How many hours of sleep did you get last night? Perhaps you're feeling content after your sleep tracking app said you slept for eight hours and seven minutes. Or a little under the weather having had less than five hours? In reality it can be hard to achieve the recommended average of eight hours each night - we stay up later than intended, our minds stay active when we should be sleeping, then our alarm goes off earlier than we'd like. We know from our own research that nearly two thirds of adults in Britain (64%) sometimes, often or always experience problems with sleep or experience insomnia.
Not only can trouble drifting off and staying asleep be frustrating at the time but poor quality sleep can affect our cognitive ability, mental health and physical wellbeing in the short and longer term. For example, we may notice our concentration levels are low, we may not be as productive as usual and we may also feel irritable. Sleep and energy management play an important part in helping us to strengthen and maintain our resilience so that we can better handle life's challenges and difficulties - both at home and at work. In a second study, we recently found that nearly a third of adults (32%) rank sleep as the activity that has the greatest impact on their resilience, outscoring exercise, diet and time spent with family and friends. Worryingly, the UK is under-sleeping by an average of almost an hour every night, which amounts to losing an entire night's sleep over the course of a week.
It's perhaps not surprising then that, of the two-thirds (64%) of Britons we polled who have never used an app to monitor their sleep, 42% said they would consider doing so in the future. Sleep apps can track what time you fall asleep, wake up and how many times your sleep is disturbed in between. They can report on when you fall into your deepest slumber and, in the case of 'Sleep Cycle', allow you to schedule an alarm to rouse you during your lightest period of sleep to help you wake up feeling fresher.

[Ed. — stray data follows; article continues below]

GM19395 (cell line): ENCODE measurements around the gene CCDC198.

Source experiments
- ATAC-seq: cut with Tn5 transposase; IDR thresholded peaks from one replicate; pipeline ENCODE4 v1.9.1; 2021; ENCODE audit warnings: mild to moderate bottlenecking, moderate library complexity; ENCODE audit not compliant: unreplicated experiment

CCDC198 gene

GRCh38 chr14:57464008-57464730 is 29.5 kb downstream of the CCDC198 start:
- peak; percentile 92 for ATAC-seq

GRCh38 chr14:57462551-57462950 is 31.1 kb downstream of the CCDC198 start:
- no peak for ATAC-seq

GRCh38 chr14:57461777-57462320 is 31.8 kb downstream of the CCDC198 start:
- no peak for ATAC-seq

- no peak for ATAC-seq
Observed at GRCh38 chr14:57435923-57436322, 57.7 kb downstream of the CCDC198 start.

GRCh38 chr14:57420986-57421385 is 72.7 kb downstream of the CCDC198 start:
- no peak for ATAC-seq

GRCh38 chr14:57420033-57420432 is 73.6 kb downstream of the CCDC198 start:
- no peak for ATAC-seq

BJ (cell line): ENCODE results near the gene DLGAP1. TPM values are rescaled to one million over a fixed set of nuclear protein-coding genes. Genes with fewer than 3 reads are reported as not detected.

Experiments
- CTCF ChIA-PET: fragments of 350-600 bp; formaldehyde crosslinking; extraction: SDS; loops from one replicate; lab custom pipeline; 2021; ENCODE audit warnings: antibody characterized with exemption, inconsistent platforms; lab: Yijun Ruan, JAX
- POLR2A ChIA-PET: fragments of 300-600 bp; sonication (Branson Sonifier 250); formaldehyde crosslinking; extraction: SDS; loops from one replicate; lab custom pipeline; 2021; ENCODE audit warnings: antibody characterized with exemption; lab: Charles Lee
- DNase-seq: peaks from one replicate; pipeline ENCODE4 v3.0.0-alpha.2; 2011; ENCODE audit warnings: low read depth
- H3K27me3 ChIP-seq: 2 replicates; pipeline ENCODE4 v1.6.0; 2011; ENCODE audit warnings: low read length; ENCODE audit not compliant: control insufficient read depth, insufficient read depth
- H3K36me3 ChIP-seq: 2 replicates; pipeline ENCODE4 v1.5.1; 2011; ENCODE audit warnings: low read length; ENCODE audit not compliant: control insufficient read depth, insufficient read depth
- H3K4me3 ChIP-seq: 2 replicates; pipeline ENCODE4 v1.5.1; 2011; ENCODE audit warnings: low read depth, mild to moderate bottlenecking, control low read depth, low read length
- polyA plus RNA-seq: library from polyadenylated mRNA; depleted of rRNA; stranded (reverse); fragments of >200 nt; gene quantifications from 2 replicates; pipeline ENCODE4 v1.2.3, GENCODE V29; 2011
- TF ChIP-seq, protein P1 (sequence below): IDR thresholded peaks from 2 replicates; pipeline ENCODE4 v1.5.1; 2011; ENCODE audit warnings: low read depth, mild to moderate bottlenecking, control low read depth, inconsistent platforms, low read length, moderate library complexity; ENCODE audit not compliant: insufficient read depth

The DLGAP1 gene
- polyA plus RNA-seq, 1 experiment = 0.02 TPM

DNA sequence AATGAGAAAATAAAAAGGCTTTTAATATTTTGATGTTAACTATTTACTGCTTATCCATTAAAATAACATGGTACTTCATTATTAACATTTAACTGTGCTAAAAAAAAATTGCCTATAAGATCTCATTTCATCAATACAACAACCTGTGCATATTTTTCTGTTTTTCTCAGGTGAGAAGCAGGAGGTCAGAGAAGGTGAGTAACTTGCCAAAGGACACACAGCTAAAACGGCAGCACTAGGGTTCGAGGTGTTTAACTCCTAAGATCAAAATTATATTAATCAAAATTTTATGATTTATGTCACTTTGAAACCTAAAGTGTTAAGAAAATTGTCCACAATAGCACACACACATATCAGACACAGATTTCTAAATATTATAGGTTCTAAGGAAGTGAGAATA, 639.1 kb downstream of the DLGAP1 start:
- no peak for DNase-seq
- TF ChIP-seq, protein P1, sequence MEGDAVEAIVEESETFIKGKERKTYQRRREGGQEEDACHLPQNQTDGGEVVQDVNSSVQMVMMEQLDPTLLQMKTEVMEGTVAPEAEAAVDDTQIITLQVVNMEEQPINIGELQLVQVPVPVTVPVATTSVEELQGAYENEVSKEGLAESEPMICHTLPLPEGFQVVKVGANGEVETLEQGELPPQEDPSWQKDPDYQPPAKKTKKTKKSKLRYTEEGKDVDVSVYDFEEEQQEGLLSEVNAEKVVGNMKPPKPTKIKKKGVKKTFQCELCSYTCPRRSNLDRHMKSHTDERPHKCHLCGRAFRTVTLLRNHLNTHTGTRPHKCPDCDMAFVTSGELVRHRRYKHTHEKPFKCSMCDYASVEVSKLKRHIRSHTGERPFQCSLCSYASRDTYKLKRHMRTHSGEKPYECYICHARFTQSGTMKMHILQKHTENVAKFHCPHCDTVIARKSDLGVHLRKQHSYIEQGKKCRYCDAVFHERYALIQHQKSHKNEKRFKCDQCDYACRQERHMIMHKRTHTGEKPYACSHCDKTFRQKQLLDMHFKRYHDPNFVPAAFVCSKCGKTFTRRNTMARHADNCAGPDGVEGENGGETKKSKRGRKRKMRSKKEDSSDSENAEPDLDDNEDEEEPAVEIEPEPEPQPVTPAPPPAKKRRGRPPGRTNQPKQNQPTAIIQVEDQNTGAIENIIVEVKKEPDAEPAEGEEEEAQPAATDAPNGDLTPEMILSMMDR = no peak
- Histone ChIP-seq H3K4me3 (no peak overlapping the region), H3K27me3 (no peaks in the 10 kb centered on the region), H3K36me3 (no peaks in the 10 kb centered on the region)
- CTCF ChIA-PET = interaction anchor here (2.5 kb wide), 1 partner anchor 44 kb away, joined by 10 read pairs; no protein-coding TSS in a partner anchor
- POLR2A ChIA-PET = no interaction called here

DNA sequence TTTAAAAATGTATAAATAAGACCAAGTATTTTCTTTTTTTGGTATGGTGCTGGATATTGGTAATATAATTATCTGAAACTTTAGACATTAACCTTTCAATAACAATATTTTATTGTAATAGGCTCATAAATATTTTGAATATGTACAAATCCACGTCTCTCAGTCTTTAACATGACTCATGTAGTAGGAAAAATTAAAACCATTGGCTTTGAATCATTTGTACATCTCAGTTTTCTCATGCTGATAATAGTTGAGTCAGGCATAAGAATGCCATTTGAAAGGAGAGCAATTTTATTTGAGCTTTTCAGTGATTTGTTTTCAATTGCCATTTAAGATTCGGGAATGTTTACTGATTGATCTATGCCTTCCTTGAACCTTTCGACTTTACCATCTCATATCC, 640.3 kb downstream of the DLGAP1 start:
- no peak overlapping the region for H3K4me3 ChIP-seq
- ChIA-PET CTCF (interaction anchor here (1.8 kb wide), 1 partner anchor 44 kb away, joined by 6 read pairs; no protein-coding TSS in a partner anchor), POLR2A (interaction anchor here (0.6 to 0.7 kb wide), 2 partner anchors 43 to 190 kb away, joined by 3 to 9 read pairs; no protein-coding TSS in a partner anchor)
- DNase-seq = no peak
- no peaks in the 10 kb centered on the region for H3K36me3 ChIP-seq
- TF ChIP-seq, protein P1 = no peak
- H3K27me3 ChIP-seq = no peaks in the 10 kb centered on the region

It's encouraging that there is a market for sleep monitoring if it means that people are using the information to improve the amount and quality of their sleep. Sleep apps can be useful in offering an indication of sleeping pattern as well as provide supporting evidence for a doctor if an individual has a health concern. Monitoring sleep can also provide a reality check on how much shut-eye an individual is getting and, in turn, prompt them to change their lifestyle, wind-down routine or sleep environment to facilitate sufficient, uninterrupted sleep.
But it's important to use the information provided by sleep apps wisely. The wearable technology industry isn't regulated, unlike most diagnostic technology that would be used by the NHS. The information should be treated as a guide as it isn't a scientifically exact, personalised medical solution. So how accurate are our monitors? For example, if your tracker senses someone else moving in your bed, it'll affect the accuracy of your own tracker reading. People can also become dissatisfied or frustrated because their app reports that their sleep was too light, too short or too interrupted and may become preoccupied with how this might affect their mood or their concentration the next day.
Additionally, monitoring sleep too rigorously and taking the results as gospel can escalate into obsession and any obsession that interferes with your daily thoughts is a problem. At a time when health monitoring data are freely accessible through apps and wearable technology, it's easy to get hung up on the numbers - whether it's how much we've slept or how many steps we've walked. However, we risk developing a 'performance anxiety' over sleep, which can, in turn, hinder us from falling asleep and enjoying good quality slumber.
If you experience poor sleep - either as a one-off or on a regular basis - consider what might have caused it. For example, what's your bedtime routine? Do you make time for relaxing activities such as taking a hot bath, reading or listening to calming music? Or is your sleep being affected by blue light from using your phone to check your social media and emails while the TV's on in the background? Another contributing factor to poor sleep can be the amount of caffeine we have in our bodies so trying a caffeine curfew from 2pm each day may help. Ultimately, be kind to yourself - you can't change the past and worrying about your sleep won't help. Having a relaxed body and mind is the first step towards a peaceful night's sleep.
1. Royal College of Psychiatrists (2010). Sleeping well; help is at hand: http://www.nhs.uk/ipgmedia/national/royal%20college%20of%20psychiatrists/assets/sleepingwell.pdf
2. Online poll of 2,094 GB adults undertaken November 2016 by YouGov Plc.
3. Online poll of 2,000 UK adults undertaken January 2017 by Vitreous World.
4. Royal Society for Public Health (2016). Public missing out on a night's worth of sleep every week: https://www.rsph.org.uk/about-us/news/public-missing-out-on-a-night-s-worth-of-sleep-every-week.htmlSuggest a correction